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Retirement Plans Must Recognize Same-Sex Spouses for Federal Tax Purposes

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Lauren B. Dunn and Mindi M. Johnson
Foster Swift Employment, Labor & Benefits E-News
December 12, 2013

Legal Background

The Internal Revenue Service (“IRS”) has issued guidance that significantly affects retirement plans. The IRS guidance released on September 16, 2013, clarifies the federal tax impact of the United States Supreme Court’s landmark decision in United States v. Windsor which held Section 3 of the federal Defense of Marriage Act (“DOMA”) unconstitutional. Section 3 of DOMA provided that “marriage” meant a legal union between one man and one woman and that “spouse” referred to a husband or wife of the opposite sex. As a result of the Court’s holding, the IRS clarified that a same-sex couple that was married in a state or foreign country which legally recognizes same-sex marriage must be treated as married for federal tax purposes. That treatment applies even if the couple resides in a state that does not legally recognize same-sex marriage.


Retirement plans are largely governed by federal law and, therefore, must comply with the post-Windsor IRS guidance. Accordingly, a retirement plan must treat a same-sex spouse in the same manner as an opposite-sex spouse for federal tax purposes. For example, a same-sex spouse must be treated as a spouse for purposes of any survivorship rules (including applicable qualified joint and preretirement survivor annuity rules) and spousal consent rules (including spousal consent that may be required for participant loans or distributions).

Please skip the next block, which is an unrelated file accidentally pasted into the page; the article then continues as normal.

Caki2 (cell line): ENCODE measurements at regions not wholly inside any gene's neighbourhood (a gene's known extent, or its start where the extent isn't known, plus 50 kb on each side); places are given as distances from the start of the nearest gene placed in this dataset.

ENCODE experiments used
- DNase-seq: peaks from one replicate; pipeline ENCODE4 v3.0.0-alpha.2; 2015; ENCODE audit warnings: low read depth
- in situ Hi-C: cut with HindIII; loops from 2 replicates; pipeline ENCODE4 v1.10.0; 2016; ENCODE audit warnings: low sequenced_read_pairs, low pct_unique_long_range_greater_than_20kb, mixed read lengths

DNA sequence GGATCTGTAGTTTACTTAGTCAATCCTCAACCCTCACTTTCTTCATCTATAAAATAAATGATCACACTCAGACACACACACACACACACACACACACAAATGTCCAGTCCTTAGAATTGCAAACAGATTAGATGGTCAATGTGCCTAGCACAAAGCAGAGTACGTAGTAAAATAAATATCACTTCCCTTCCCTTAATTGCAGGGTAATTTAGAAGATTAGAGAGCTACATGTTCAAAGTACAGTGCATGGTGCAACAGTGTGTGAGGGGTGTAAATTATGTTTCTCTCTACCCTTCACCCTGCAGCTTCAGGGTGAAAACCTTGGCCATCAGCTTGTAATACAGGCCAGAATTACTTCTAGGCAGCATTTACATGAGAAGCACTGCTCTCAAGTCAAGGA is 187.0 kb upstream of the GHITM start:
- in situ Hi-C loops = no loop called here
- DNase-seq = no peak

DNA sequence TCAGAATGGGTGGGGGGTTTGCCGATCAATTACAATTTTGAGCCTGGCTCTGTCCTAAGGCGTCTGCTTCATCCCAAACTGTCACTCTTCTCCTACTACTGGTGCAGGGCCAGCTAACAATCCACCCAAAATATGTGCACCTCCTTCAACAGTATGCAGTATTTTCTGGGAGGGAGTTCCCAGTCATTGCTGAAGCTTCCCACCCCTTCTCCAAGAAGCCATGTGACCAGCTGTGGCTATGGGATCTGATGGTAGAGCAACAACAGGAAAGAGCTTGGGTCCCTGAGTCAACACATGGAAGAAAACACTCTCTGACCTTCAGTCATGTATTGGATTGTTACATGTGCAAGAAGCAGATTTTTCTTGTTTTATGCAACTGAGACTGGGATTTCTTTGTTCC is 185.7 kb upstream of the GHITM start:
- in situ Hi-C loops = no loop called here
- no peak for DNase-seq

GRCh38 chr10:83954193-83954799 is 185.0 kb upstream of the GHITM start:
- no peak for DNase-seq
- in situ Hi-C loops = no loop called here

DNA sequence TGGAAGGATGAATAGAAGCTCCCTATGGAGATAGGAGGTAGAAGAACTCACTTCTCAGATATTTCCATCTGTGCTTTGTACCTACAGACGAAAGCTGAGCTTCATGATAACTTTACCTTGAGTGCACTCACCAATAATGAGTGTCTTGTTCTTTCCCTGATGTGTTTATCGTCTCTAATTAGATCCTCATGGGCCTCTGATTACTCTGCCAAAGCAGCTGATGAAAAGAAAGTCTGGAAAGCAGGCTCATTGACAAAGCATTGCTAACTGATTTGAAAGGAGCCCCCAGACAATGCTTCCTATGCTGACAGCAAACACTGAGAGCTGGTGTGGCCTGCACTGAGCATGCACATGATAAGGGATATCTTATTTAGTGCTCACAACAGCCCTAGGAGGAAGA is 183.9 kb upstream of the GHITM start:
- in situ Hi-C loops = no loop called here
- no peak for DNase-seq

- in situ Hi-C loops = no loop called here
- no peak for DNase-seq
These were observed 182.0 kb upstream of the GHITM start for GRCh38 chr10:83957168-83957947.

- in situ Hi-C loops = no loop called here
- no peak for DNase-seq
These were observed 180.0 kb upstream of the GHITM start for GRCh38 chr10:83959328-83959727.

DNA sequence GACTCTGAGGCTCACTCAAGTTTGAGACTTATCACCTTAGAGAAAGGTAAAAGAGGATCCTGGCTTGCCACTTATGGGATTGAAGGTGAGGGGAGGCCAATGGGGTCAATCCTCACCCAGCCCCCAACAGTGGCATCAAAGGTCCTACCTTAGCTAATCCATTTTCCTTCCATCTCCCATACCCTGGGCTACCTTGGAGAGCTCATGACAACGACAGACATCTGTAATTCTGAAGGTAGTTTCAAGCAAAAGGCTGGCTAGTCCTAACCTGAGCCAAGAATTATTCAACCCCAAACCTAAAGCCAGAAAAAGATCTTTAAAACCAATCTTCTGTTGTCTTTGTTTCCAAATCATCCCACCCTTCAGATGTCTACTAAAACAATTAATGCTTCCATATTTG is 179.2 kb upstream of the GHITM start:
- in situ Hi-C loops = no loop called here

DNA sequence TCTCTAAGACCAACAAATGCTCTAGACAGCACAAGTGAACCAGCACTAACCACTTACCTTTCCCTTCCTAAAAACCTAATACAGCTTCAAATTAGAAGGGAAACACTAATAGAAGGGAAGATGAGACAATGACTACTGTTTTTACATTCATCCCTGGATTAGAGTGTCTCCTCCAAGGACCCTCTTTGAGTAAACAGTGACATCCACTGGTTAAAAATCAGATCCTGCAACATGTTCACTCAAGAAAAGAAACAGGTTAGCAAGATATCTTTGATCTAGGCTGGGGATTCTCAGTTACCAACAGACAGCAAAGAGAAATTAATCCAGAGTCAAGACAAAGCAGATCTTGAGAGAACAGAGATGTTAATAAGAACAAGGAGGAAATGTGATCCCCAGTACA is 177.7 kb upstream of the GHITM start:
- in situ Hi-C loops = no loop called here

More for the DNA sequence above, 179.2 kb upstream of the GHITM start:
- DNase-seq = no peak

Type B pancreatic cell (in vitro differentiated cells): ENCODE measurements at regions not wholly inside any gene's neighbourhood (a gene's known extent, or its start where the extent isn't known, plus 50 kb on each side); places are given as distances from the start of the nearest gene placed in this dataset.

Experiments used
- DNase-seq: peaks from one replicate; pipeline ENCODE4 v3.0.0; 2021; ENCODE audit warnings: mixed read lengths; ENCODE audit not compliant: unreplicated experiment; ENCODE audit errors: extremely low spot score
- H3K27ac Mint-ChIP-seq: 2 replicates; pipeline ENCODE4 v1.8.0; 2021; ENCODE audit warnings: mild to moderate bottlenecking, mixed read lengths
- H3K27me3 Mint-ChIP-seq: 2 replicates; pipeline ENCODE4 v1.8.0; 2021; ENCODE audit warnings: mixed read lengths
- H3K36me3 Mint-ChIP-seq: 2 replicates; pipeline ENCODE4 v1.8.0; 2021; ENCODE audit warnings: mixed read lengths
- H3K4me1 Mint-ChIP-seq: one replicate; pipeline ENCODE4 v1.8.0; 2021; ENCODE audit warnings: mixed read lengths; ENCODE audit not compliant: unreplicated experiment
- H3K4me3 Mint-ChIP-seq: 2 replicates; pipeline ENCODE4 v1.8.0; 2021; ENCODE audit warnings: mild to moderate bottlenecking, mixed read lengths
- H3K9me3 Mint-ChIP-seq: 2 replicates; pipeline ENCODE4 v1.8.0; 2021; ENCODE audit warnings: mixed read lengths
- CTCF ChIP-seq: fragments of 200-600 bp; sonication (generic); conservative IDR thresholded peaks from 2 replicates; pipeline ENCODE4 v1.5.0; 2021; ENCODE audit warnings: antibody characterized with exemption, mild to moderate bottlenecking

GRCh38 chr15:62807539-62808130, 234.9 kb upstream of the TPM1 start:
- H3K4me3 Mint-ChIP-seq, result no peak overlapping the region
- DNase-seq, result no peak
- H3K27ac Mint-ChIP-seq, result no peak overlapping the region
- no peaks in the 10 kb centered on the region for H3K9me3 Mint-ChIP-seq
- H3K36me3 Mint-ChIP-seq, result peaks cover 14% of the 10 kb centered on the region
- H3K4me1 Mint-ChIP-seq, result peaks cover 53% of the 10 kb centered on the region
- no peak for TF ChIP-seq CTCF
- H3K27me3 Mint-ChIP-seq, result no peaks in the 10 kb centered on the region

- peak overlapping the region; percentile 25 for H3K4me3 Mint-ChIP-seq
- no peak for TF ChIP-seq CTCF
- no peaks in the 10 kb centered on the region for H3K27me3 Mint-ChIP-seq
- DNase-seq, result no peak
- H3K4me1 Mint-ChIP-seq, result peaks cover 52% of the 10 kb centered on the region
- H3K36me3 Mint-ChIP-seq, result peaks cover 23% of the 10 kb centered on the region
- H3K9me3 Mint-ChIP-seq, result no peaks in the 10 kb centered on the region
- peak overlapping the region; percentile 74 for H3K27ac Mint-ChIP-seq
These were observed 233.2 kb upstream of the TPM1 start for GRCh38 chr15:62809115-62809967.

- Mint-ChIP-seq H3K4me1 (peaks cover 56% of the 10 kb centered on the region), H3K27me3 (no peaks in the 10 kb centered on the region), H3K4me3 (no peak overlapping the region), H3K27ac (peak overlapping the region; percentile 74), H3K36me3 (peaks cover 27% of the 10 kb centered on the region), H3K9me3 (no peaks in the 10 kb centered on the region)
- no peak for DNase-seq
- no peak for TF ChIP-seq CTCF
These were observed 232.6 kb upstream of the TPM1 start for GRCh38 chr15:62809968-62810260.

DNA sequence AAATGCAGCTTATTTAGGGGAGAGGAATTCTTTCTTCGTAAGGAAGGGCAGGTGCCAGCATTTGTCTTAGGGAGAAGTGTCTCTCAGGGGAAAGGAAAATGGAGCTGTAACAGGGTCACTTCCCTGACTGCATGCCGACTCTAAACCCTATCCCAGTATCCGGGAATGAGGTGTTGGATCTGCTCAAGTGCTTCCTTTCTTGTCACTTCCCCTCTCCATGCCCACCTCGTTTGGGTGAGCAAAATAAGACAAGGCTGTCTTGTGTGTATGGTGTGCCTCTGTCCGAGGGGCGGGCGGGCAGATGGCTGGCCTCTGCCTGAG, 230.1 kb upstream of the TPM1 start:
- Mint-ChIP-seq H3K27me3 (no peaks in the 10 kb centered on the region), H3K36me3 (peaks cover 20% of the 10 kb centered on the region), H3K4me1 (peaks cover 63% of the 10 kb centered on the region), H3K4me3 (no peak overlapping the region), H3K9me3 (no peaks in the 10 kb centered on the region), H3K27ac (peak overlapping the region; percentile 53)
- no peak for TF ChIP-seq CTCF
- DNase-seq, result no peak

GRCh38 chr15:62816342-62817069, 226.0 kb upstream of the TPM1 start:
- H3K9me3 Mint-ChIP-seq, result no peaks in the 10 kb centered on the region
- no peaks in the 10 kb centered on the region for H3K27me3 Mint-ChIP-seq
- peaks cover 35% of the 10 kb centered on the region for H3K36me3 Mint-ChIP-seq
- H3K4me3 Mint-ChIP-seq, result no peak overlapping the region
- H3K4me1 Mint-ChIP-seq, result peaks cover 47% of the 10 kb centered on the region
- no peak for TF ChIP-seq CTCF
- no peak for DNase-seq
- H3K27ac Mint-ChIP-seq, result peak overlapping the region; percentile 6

Action Items

A plan sponsor is not currently required to make any changes to its retirement plan in order to comply with the IRS guidance. We anticipate that the IRS will issue further guidance regarding when and how retirement plans should be amended. In the interim, plan sponsors should confirm, however, that any plan distribution forms, beneficiary designation forms and administrative procedures have been updated to reflect the IRS guidance, and that the plan’s third-party administrator has been administering the plan accordingly.

Please contact your Foster Swift employee benefits professional with any questions, or if you’d like to discuss in more detail the impact that the Windsor decision and the IRS guidance may have on your employee retirement plan.